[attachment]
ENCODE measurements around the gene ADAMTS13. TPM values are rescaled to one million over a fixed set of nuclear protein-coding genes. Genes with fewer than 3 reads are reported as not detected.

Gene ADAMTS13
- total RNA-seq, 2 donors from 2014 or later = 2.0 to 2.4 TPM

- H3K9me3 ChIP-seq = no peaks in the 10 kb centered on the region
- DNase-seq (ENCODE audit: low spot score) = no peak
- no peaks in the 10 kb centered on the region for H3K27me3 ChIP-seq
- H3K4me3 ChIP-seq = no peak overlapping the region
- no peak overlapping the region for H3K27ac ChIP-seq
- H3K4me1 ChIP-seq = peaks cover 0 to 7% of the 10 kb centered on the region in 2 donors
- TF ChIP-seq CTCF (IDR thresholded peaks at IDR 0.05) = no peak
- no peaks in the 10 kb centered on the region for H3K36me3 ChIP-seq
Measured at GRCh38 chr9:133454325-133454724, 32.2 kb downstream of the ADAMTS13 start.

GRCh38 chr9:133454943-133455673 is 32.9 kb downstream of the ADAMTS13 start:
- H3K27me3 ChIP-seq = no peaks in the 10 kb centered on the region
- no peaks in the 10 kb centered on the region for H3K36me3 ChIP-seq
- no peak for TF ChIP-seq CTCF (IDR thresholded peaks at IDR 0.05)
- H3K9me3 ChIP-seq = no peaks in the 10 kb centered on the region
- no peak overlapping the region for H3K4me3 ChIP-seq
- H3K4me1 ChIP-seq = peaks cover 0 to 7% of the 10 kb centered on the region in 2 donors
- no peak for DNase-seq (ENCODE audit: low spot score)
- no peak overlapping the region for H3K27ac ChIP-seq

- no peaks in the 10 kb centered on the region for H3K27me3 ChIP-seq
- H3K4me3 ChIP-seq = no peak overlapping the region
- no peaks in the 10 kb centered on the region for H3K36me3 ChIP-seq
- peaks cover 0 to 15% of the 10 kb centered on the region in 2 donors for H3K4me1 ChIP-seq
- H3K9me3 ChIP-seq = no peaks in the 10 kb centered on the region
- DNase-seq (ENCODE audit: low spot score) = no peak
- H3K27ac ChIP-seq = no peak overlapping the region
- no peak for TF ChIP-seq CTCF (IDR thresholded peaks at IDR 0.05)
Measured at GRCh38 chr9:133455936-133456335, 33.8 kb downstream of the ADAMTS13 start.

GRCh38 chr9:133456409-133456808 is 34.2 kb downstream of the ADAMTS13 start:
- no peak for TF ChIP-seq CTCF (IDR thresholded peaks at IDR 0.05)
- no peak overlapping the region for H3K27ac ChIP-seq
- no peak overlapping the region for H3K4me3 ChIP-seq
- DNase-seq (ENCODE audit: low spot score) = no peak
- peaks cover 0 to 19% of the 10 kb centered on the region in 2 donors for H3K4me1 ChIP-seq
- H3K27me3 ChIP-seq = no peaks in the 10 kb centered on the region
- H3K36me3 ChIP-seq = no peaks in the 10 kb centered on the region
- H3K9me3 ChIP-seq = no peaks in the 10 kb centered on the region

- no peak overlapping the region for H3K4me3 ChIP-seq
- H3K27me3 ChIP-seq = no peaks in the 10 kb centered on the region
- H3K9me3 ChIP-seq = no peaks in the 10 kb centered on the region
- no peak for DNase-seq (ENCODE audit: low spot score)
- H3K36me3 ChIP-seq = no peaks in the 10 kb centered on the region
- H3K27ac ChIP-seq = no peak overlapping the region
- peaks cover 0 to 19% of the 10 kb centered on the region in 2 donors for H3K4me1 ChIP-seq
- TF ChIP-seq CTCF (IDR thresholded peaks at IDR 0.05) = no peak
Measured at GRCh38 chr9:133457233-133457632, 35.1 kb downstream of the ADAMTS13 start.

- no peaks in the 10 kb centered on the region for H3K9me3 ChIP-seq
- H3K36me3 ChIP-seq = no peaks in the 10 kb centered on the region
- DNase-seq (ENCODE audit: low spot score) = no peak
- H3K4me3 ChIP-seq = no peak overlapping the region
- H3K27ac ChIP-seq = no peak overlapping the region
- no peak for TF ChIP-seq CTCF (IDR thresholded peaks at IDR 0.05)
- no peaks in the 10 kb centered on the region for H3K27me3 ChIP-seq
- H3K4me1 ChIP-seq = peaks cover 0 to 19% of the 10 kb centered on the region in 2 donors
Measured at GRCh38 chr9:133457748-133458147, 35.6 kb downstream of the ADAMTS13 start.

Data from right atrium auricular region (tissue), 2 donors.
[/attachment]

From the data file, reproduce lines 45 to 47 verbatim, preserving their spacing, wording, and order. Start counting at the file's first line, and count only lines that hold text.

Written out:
- H3K27ac ChIP-seq = no peak overlapping the region
- peaks cover 0 to 19% of the 10 kb centered on the region in 2 donors for H3K4me1 ChIP-seq
- TF ChIP-seq CTCF (IDR thresholded peaks at IDR 0.05) = no peak